In Developing World, Pharmacies Can Play Important Role for HIV Patients
In developing countries with overcrowded hospitals, community pharmacies can relive burden, help HIV patients.
Adult patients living with HIV that were virologically suppressed remained virologically stable with optimal adherence and retention in care when willingly chose to refill prescriptions in Community Pharmacies (Co-Pharm) after transistioning away from hospital settings, according to a new study.
An overwhelming majority (98%) of the participants were retained in care, and 85% had optimal adherence.
“Patients remained virologically stable with optimal adherence and retention in care,” the investigators wrote.
These findings were presented at the International AIDS Society (IAS) AIDS 2020 Virtual Sessions.
In developing countries with overcrowded hospitals, community pharmacies can relive burden, help patients adhere to their regimen, thus offering a viable alternative to patients who need to maintain their medication and keep stable.
This study was done in Southern Nigeria from January 2017 to June 2019. The study included 2,938 patients who had a viral load of less than 20 copies/mL, and were recruited and enrolled in a community based program where patients refilled prescriptions in a registered Co-Pharm. Baseline log viral load(VL) was 3.7; no significant difference in median VL before and after participants devolved to the Co-Pharm. The before median VL = 2.9 log copies/mL versus after the median VL = 2.9 log copies/mL.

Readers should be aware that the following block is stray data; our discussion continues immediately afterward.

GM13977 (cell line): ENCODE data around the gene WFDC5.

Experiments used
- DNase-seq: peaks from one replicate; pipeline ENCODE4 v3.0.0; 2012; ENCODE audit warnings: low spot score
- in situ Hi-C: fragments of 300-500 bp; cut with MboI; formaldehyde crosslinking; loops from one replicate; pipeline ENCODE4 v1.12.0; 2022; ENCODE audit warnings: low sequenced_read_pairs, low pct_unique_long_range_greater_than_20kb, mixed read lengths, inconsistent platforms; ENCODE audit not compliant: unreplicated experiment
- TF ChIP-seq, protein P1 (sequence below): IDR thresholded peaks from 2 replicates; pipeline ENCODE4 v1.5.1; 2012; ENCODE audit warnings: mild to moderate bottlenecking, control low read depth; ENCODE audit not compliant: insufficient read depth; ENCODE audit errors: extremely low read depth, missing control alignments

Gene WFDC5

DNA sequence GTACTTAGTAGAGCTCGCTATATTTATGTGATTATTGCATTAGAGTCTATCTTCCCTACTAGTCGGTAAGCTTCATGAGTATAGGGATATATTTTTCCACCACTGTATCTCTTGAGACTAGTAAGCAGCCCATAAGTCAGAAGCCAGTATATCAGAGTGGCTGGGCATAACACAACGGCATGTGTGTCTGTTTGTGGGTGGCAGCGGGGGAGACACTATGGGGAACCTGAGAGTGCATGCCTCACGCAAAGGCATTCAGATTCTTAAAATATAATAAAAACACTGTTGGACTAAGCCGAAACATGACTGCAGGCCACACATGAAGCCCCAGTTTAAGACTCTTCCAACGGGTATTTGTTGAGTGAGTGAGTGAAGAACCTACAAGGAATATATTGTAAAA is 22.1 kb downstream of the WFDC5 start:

Twenty nine public hospitals and 64 registered community pharmacies were recruited. This was a non-randomized intervention study.
Sociodemographic and treatment data (medication regimen, prescription refill, retention in care and viral load) were collected. Baseline virologic suppression before patients devolved to the Co-Pharm was compared with the patients' virologic suppression data after 12 months of devolvement.
The World Health Organization has recommended using community-based models for scaling up HIV treatment.
“This [study] suggests that patients who are already virologically suppressed may remain stable even if they are devolved from the hospitals to the Co-Pharm,” the investigators concluded.